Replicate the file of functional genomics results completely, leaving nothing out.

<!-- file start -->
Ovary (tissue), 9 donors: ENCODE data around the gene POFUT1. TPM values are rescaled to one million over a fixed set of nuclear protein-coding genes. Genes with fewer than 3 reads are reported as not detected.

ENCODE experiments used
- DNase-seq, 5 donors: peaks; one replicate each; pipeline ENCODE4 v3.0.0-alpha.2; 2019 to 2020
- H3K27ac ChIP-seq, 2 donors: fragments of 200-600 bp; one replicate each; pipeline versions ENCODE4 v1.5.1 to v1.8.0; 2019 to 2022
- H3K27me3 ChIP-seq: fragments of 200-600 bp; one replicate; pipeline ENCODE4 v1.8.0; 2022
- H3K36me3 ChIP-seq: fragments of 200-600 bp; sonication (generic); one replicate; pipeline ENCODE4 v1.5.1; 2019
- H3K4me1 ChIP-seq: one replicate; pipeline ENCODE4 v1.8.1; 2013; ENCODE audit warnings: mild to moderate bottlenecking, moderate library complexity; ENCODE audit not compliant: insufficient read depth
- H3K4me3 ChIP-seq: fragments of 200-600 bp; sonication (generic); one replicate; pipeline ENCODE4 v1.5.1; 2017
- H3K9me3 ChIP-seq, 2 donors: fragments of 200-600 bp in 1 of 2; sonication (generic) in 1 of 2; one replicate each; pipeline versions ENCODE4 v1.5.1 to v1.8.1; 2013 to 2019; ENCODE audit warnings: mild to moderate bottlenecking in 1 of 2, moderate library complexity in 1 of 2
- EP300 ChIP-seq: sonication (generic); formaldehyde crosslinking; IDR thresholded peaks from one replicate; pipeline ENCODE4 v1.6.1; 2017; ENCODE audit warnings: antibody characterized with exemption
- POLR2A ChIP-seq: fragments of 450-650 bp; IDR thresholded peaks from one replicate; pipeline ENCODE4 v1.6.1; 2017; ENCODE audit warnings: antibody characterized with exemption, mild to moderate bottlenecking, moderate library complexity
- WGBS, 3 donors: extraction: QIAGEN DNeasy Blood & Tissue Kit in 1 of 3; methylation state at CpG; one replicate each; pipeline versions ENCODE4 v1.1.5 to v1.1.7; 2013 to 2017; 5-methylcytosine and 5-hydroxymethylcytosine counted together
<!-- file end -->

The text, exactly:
Ovary (tissue), 9 donors: ENCODE data around the gene POFUT1. TPM values are rescaled to one million over a fixed set of nuclear protein-coding genes. Genes with fewer than 3 reads are reported as not detected.

ENCODE experiments used
- DNase-seq, 5 donors: peaks; one replicate each; pipeline ENCODE4 v3.0.0-alpha.2; 2019 to 2020
- H3K27ac ChIP-seq, 2 donors: fragments of 200-600 bp; one replicate each; pipeline versions ENCODE4 v1.5.1 to v1.8.0; 2019 to 2022
- H3K27me3 ChIP-seq: fragments of 200-600 bp; one replicate; pipeline ENCODE4 v1.8.0; 2022
- H3K36me3 ChIP-seq: fragments of 200-600 bp; sonication (generic); one replicate; pipeline ENCODE4 v1.5.1; 2019
- H3K4me1 ChIP-seq: one replicate; pipeline ENCODE4 v1.8.1; 2013; ENCODE audit warnings: mild to moderate bottlenecking, moderate library complexity; ENCODE audit not compliant: insufficient read depth
- H3K4me3 ChIP-seq: fragments of 200-600 bp; sonication (generic); one replicate; pipeline ENCODE4 v1.5.1; 2017
- H3K9me3 ChIP-seq, 2 donors: fragments of 200-600 bp in 1 of 2; sonication (generic) in 1 of 2; one replicate each; pipeline versions ENCODE4 v1.5.1 to v1.8.1; 2013 to 2019; ENCODE audit warnings: mild to moderate bottlenecking in 1 of 2, moderate library complexity in 1 of 2
- EP300 ChIP-seq: sonication (generic); formaldehyde crosslinking; IDR thresholded peaks from one replicate; pipeline ENCODE4 v1.6.1; 2017; ENCODE audit warnings: antibody characterized with exemption
- POLR2A ChIP-seq: fragments of 450-650 bp; IDR thresholded peaks from one replicate; pipeline ENCODE4 v1.6.1; 2017; ENCODE audit warnings: antibody characterized with exemption, mild to moderate bottlenecking, moderate library complexity
- WGBS, 3 donors: extraction: QIAGEN DNeasy Blood & Tissue Kit in 1 of 3; methylation state at CpG; one replicate each; pipeline versions ENCODE4 v1.1.5 to v1.1.7; 2013 to 2017; 5-methylcytosine and 5-hydroxymethylcytosine counted together